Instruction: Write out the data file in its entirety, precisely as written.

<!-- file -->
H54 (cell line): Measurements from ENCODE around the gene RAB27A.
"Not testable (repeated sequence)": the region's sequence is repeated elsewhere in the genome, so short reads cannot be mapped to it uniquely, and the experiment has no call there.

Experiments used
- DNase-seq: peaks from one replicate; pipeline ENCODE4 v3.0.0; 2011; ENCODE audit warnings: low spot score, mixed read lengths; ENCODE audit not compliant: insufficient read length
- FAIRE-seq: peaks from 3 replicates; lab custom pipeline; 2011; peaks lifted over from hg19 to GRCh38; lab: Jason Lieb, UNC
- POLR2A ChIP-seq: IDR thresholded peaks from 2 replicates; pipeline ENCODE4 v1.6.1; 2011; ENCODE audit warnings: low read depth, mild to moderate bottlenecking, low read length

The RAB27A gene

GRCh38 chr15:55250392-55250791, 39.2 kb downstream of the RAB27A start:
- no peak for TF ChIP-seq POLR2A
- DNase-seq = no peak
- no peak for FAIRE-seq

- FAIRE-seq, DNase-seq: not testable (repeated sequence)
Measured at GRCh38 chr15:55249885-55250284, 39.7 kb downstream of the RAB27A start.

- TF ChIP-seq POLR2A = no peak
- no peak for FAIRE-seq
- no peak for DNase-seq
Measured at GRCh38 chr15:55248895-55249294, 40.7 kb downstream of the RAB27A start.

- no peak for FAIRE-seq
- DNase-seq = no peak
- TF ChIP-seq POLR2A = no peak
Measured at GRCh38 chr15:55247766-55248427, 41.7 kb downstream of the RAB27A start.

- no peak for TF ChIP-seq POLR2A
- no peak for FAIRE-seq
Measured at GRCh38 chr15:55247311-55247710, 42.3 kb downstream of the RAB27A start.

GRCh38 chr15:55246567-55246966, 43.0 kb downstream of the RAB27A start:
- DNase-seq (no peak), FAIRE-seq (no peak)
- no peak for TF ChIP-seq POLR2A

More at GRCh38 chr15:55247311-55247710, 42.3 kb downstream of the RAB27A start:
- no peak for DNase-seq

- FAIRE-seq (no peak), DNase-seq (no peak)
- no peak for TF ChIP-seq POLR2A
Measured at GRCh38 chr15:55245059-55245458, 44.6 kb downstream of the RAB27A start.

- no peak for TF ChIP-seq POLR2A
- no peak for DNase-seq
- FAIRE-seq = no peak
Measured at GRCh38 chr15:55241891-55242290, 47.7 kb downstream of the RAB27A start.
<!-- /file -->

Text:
H54 (cell line): Measurements from ENCODE around the gene RAB27A.
"Not testable (repeated sequence)": the region's sequence is repeated elsewhere in the genome, so short reads cannot be mapped to it uniquely, and the experiment has no call there.

Experiments used
- DNase-seq: peaks from one replicate; pipeline ENCODE4 v3.0.0; 2011; ENCODE audit warnings: low spot score, mixed read lengths; ENCODE audit not compliant: insufficient read length
- FAIRE-seq: peaks from 3 replicates; lab custom pipeline; 2011; peaks lifted over from hg19 to GRCh38; lab: Jason Lieb, UNC
- POLR2A ChIP-seq: IDR thresholded peaks from 2 replicates; pipeline ENCODE4 v1.6.1; 2011; ENCODE audit warnings: low read depth, mild to moderate bottlenecking, low read length

The RAB27A gene

GRCh38 chr15:55250392-55250791, 39.2 kb downstream of the RAB27A start:
- no peak for TF ChIP-seq POLR2A
- DNase-seq = no peak
- no peak for FAIRE-seq

- FAIRE-seq, DNase-seq: not testable (repeated sequence)
Measured at GRCh38 chr15:55249885-55250284, 39.7 kb downstream of the RAB27A start.

- TF ChIP-seq POLR2A = no peak
- no peak for FAIRE-seq
- no peak for DNase-seq
Measured at GRCh38 chr15:55248895-55249294, 40.7 kb downstream of the RAB27A start.

- no peak for FAIRE-seq
- DNase-seq = no peak
- TF ChIP-seq POLR2A = no peak
Measured at GRCh38 chr15:55247766-55248427, 41.7 kb downstream of the RAB27A start.

- no peak for TF ChIP-seq POLR2A
- no peak for FAIRE-seq
Measured at GRCh38 chr15:55247311-55247710, 42.3 kb downstream of the RAB27A start.

GRCh38 chr15:55246567-55246966, 43.0 kb downstream of the RAB27A start:
- DNase-seq (no peak), FAIRE-seq (no peak)
- no peak for TF ChIP-seq POLR2A

More at GRCh38 chr15:55247311-55247710, 42.3 kb downstream of the RAB27A start:
- no peak for DNase-seq

- FAIRE-seq (no peak), DNase-seq (no peak)
- no peak for TF ChIP-seq POLR2A
Measured at GRCh38 chr15:55245059-55245458, 44.6 kb downstream of the RAB27A start.

- no peak for TF ChIP-seq POLR2A
- no peak for DNase-seq
- FAIRE-seq = no peak
Measured at GRCh38 chr15:55241891-55242290, 47.7 kb downstream of the RAB27A start.